If there’s one thing you don’t want while you’re cruising downhill on a scooter, it’s sudden braking.
Lime has rolled out firmware updates after the detection of a bug within its fleet of electric scooters, which could “under rare circumstances could cause sudden excessive braking.”
According to a company blog post, Lime commissioned “extensive analysis” of the problem by its internal team and other experts, and found that although the issue was rare, it was indeed happening.
“We diagnosed the issue in a laboratory environment and determined that in very rare cases — usually riding downhill at top speed while hitting a pothole or other obstacle — excessive brake force on the front wheel can occur, resulting in a scooter stopping unexpectedly,” read its statement, published Feb. 23.
Lime noted the issue affected less than 0.0045 percent of all rides, but confirmed that “some riders have been injured, and, although most have been bumps and bruises, any injury is one too many.”
The company said it has developed updates for the firmware, some of which have already been rolled out, and that the company is “confident in their efficacy.”
“A final update is now being dispatched to every Lime scooter in the market and will be complete shortly,” the post added.
“We are also proactively working with consumer protection agencies around the world to ensure we meet their rigorous safety expectations.”
If you’re thinking of riding, Lime recommended doing a visual inspection of the scooter you’re about to hop on to make sure the hardware looks in good condition, and report it to customer service if not.
Once you’re off and away, Lime said to give the brake a good squeeze, and if it doesn’t work, hop off the scooter, end the trip, and report the issue. If it does work, Lime recommends not going full speed when going downhill, as that seemed to be the circumstance when most “sudden excessive braking” has occurred.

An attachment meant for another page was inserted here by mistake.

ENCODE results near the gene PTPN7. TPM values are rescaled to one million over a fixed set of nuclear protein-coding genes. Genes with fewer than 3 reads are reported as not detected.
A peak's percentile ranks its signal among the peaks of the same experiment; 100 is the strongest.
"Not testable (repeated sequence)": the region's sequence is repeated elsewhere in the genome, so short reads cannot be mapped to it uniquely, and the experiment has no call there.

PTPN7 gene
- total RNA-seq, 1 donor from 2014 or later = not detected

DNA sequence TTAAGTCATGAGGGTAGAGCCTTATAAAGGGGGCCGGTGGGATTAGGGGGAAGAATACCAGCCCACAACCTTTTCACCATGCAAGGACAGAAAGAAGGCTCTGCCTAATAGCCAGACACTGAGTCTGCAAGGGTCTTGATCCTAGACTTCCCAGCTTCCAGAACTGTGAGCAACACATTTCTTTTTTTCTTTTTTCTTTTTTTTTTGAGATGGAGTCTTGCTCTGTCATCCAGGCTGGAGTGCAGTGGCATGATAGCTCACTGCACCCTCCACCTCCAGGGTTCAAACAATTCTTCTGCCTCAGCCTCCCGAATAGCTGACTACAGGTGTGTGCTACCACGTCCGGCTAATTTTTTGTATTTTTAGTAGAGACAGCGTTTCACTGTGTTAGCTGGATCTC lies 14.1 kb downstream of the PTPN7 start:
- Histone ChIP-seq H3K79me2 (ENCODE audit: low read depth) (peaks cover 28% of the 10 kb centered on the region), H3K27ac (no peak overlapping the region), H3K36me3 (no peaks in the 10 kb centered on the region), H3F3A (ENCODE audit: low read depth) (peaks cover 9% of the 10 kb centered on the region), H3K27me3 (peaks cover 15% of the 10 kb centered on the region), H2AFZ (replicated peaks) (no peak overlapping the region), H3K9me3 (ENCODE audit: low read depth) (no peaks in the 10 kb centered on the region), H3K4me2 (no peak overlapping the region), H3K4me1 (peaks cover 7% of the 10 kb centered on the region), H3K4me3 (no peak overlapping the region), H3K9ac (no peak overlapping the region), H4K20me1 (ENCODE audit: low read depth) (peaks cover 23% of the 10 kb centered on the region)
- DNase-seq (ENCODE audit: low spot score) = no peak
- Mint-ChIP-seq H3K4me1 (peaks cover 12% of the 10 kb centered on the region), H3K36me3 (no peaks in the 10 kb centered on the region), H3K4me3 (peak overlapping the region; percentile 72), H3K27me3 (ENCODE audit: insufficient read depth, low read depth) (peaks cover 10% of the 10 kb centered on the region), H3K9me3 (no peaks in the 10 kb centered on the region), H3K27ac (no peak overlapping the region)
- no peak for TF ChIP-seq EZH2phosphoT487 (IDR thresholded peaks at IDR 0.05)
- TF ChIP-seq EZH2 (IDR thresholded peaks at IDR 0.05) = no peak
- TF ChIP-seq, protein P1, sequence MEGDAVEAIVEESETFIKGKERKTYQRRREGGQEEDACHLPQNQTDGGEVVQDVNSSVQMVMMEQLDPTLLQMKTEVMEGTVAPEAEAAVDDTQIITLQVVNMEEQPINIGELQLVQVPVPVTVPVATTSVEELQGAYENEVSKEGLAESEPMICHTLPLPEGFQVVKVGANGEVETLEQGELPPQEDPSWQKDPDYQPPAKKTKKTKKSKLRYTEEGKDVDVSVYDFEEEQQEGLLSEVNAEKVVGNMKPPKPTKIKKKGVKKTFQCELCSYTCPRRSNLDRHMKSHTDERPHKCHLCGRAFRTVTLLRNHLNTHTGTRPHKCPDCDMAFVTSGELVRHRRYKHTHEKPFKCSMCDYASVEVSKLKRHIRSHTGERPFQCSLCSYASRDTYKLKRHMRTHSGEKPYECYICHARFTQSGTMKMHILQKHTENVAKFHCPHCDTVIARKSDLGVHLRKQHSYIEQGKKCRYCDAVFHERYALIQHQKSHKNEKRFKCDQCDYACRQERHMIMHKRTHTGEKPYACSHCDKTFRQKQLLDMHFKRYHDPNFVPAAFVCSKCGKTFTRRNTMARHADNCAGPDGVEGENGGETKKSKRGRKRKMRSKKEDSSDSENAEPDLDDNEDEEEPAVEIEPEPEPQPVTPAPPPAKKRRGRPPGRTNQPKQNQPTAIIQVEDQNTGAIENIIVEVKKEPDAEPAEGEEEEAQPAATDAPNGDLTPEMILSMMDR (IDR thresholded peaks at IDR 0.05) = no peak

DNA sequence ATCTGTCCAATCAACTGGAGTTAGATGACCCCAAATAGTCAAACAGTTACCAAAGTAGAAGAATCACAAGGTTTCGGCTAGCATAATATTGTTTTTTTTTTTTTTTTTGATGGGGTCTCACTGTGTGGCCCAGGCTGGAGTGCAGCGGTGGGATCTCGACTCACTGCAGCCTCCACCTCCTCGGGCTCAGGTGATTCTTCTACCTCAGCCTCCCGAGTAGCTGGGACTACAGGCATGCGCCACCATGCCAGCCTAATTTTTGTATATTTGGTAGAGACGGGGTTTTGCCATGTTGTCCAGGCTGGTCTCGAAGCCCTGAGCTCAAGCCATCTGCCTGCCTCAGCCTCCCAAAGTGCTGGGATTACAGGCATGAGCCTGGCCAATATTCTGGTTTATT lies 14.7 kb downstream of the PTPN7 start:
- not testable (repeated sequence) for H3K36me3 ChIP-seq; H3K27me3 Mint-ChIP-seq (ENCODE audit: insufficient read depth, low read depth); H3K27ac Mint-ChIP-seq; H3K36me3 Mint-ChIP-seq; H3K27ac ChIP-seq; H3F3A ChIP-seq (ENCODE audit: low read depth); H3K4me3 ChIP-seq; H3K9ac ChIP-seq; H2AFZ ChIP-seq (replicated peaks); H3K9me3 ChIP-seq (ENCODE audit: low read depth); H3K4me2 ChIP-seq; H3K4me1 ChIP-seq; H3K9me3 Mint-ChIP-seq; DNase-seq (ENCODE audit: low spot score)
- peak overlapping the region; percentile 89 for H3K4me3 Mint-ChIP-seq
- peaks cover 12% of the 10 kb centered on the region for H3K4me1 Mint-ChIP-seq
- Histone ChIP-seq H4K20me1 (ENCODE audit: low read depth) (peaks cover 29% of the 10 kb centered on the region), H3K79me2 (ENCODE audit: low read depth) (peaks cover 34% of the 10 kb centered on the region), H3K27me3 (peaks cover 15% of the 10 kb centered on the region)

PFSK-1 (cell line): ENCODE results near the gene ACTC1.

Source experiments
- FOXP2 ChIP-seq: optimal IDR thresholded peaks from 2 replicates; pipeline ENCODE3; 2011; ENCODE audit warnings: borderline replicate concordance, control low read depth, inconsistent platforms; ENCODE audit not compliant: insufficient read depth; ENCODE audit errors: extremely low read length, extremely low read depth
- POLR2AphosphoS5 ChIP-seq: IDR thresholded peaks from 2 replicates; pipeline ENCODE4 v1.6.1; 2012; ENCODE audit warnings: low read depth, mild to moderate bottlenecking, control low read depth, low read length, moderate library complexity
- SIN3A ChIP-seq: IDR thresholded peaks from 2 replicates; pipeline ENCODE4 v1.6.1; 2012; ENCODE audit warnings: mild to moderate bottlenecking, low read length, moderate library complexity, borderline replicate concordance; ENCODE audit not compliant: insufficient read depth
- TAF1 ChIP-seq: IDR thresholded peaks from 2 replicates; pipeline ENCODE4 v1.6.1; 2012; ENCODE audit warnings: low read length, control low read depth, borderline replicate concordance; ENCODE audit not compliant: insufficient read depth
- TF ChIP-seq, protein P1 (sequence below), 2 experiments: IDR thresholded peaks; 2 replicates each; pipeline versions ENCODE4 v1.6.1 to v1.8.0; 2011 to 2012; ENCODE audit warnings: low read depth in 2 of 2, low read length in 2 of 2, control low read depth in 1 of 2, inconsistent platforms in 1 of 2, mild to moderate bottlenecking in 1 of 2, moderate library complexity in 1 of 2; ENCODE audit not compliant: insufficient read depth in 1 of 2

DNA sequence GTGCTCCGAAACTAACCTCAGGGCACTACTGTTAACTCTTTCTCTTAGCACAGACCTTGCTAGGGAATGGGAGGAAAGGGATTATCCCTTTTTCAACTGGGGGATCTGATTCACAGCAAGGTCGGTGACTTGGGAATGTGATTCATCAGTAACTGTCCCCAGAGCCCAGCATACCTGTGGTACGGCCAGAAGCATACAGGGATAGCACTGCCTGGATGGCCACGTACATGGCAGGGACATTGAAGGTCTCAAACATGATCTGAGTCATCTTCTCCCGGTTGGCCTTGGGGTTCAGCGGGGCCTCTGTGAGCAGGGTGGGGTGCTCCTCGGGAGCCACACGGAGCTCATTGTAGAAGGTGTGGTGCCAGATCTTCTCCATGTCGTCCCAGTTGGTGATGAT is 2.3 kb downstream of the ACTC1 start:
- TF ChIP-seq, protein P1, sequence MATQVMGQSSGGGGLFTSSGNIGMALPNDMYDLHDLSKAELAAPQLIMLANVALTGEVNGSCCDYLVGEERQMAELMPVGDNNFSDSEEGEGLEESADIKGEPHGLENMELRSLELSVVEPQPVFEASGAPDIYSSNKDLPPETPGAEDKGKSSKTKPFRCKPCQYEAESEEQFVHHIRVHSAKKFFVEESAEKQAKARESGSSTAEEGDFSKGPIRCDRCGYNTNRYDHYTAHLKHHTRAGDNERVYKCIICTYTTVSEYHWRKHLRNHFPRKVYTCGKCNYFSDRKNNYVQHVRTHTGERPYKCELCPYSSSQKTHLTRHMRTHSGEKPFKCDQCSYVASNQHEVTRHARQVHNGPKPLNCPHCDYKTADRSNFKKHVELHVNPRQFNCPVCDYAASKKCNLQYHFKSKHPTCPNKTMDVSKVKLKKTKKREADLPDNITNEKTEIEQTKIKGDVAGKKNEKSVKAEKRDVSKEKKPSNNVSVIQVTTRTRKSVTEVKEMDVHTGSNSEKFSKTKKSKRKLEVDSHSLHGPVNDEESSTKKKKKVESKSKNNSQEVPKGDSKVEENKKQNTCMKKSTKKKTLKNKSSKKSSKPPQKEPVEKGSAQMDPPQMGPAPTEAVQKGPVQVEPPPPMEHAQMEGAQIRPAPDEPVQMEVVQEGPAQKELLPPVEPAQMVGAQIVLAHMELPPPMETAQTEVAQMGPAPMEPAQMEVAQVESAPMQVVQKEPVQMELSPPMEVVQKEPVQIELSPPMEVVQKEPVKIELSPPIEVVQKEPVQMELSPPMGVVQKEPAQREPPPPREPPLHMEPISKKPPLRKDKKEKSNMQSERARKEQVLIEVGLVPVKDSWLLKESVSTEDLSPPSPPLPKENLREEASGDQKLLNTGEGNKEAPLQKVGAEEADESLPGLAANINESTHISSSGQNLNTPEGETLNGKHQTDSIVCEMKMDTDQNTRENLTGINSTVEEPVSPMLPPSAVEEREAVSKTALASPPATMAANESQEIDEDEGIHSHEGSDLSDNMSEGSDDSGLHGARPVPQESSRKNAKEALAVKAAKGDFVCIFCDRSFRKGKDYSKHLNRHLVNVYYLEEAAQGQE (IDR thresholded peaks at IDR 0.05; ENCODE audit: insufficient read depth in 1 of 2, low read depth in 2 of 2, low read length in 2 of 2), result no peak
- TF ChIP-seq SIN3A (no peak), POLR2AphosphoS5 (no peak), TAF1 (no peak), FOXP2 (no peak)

Some countries aren’t satisfied with Lime’s solution, however. One South Australian lawmaker asked for a halt to the trial in Adelaide following a braking incident, while New Zealand councils implemented a ban on the scooters due to safety concerns related to the braking issues.
Lime had reportedly advised Auckland Council of 155 reported incidents in the country involved “irregular braking” possibly “caused by the unexpected locking issue,” with 30 of these leading to injury.
According to the New Zealand Herald, 1,300 scooter-related injuries have been reported since their introduction to the country in Oct. 2018. That seems a particularly high number for New Zealand, as a study by the Consumer Reports watchdog indicated that 1,500 scooter related incidents have occurred in the U.S. since lare 2017, when Lime launched and rival company Bird was founded.
Be safe out there, riders.